As soon as we pass the first of February I am into a new garden year. The light has noticeably changed and the sun is getting stronger every day.

I had planted several varieties of kale, spinach and lettuce into an unheated hoophouse sometime in October. These were all seedlings that started in the open field around Sept. 1. Happily, I was able to eat several nice salads through December and part of January. I never even rolled the sides all the way down as most days were warm enough. Then we had the big freeze — all the varieties of kale took a big hit with the exception of the dwarf curly. I’m not sure if the red and white Russian cultivars will revive.

On Sunday I noticed that both the spinach and leaf lettuces are putting out new growth. Isn’t that something? More proof that light rather than temperature determines plant growth in the cold weather crops.

Oddly, I planted some lettuce seeds into a big tub in my attached regular greenhouse right after Christmas and they took a full month to germinate.

That germination so inspired me that I set up the propagation mats, hauled in frozen bags of planting mix and set up planting trays. This is my absolute favorite time in the garden year. The greenhouse is warm and cozy midday. I have NPR blaring on the radio and all seems right with the world.

For several years now, I have started common thyme, lavender, sage and oregano from seed in February and have enjoyed plentiful harvests from the new plants. I hate when perennial herbs get all woody and unruly. I’ve started ripping them up after a year or so.

Now is the time to seed both onions and leeks into flats. I have much better luck with my own baby seedlings than with either sets or purchased plants. Oh, did I mention the savings for the pocketbook!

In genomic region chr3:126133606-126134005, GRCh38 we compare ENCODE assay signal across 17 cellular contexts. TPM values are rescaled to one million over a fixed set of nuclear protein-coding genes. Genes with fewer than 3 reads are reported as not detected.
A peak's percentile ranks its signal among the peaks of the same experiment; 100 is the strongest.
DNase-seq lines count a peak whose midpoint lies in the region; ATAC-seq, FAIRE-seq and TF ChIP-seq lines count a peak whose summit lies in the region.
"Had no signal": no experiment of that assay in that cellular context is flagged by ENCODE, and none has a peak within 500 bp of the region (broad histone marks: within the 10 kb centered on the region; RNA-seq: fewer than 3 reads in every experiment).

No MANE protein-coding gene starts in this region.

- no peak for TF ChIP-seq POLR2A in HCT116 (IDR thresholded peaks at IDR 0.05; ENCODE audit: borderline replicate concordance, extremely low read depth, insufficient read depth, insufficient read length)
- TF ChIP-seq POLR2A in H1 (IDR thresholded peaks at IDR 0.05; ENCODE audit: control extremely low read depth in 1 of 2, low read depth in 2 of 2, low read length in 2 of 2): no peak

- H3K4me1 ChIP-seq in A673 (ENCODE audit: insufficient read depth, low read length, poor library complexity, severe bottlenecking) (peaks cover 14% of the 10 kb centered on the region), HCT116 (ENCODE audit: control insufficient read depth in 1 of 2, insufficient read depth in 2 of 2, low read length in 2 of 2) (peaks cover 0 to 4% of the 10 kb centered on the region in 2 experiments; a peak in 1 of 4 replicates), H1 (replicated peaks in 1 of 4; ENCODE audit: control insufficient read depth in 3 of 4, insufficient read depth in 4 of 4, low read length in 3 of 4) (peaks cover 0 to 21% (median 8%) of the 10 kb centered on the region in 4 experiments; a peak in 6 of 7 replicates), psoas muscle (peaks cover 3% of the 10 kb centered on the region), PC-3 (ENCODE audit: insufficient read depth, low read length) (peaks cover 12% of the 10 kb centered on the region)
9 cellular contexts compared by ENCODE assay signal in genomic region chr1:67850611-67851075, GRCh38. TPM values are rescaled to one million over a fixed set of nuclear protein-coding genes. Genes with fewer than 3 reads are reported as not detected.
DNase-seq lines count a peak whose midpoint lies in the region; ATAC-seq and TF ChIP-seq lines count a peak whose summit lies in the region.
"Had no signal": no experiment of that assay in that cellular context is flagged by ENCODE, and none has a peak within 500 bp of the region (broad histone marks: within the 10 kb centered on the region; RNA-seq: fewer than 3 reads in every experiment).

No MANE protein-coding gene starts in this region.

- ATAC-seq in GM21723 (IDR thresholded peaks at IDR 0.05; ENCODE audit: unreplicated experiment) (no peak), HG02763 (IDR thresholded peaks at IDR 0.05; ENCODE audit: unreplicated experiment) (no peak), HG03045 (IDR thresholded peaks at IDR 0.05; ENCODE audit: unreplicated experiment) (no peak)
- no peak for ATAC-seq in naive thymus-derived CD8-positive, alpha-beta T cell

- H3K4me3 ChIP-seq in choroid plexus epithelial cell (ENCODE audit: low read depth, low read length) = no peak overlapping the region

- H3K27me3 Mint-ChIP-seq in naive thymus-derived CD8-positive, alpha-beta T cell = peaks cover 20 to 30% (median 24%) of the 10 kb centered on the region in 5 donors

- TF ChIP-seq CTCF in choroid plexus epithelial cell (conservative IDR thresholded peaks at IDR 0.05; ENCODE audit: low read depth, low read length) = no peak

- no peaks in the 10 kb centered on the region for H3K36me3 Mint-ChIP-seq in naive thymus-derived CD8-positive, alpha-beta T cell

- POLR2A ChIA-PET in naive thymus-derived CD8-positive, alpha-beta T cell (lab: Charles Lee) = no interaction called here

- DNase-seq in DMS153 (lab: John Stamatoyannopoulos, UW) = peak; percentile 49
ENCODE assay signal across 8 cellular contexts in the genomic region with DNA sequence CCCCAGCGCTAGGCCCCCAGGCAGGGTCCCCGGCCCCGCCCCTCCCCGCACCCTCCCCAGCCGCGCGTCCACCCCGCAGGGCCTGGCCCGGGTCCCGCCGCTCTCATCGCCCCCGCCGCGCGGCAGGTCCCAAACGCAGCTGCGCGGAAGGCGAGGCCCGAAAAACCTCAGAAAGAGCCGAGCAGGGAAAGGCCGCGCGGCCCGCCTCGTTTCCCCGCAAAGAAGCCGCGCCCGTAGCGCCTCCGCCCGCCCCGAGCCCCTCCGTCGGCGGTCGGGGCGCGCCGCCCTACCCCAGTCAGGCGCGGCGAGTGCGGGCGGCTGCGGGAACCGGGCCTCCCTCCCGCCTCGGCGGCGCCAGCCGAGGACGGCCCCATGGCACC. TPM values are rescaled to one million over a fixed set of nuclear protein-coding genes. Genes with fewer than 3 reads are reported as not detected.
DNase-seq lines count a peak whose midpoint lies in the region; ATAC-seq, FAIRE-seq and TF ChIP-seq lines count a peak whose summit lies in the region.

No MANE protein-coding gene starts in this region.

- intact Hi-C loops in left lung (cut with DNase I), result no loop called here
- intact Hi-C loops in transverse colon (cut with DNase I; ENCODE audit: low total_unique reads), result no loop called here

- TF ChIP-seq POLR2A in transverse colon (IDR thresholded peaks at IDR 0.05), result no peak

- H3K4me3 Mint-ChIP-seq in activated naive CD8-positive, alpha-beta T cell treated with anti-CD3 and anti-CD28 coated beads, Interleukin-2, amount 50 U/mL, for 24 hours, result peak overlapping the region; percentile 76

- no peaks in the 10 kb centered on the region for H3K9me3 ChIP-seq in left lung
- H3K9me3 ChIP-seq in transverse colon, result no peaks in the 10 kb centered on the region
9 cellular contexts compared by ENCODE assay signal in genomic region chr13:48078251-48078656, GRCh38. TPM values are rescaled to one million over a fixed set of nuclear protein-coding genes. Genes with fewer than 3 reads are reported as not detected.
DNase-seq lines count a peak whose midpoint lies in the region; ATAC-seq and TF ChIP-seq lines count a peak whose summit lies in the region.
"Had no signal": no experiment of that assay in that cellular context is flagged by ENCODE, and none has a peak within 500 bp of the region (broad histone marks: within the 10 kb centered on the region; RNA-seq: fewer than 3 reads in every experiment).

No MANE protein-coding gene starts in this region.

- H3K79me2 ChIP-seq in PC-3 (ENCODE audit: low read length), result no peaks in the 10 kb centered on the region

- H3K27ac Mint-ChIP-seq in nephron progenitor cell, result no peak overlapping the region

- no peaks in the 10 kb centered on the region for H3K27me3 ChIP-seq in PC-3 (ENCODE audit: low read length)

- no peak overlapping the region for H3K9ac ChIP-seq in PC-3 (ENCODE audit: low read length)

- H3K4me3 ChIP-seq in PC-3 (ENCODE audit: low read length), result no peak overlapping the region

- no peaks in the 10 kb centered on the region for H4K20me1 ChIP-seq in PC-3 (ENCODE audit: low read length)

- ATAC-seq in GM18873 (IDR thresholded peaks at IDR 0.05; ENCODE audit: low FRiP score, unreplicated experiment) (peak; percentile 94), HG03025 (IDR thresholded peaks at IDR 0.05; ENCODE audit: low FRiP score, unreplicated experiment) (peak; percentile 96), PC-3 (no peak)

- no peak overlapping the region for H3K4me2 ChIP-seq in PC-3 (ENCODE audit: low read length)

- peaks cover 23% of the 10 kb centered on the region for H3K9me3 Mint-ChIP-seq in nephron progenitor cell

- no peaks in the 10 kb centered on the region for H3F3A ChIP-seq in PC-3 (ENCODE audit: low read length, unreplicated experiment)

Several years ago, I bought a 50 pound bag of alfalfa seeds. Trust me, I’ll never need more in my lifetime. I did have the presence of mind to store them in my freezer. They are still viable, and I’ve been making sprouts to supplement winter salads. This is so simple and gives one that wonderful sense of providing for oneself. They soak overnight and then need twice-daily rinsing for a week. We eat big handfuls in passing. I do know they sometimes cause problems with bacteria if purchased from unreliable sources. Doing your own ensures a clean, healthy product. I’m just saying.

I was very unhappy with my potato crop this past year. I am changing everything. For starters, I am ordering my seed from another source. Secondly, this past season I planted in the traditional manner in trenches that I hilled up around the plants as they grew. I picked bugs, I fertilized, I did not use the hay as I have for years. I thought it would foil the voles to have a bare ground. All this and my harvest was dismal at best. I have already bought a few bags at the market. I can’t remember the last time I had to purchase potatoes in the winter. It is the one thing for which I’ve enjoyed reliable success over the years. I’ve been perusing a catalog called Irish Eyes Garden Seeds. The seed potatoes are organic and I shall stick to tried and true classic varieties. A friend, Terri Appenzellar, sent me a note about Peru boasting 2,000 varieties of potatoes. Imagine. I doubt I’ll need that many, but it is interesting enough to send me researching.

I wake very early, but have been lazing around in bed for quite a while lately. My house is predictably cold in the morning when I neglect the woodstove on my way to bed at night. Monday morning I was enjoying the half-moon shining into my room when I really took stock of the bare tree branches against the sky. Winter offers up its own special beauty when one is paying attention and not complaining about the cold, wind, ice or snow. Note to self — carpe diem.

I guess some of the extreme right-wingers are having difficulty accepting the facts of life. That would be another four-year term for Barack Obama. Knoxville, Tenn. state representative Stacy Campfield (R) came out with a suggestion for cutting welfare payments. He said the checks should be tied to how well the children of the recipients do in school. In other words, if a child fails an exam take away some food stamps or maybe his shoes. Honestly, how do these people sleep at night?

Even Chris Wallace of Fox News had to take NRA representative Wayne LaPierre to task. How do the libertarians make peace with armed guards in schools and movie theatres? It is frighteningly close to a police state if I could state my humble opinion.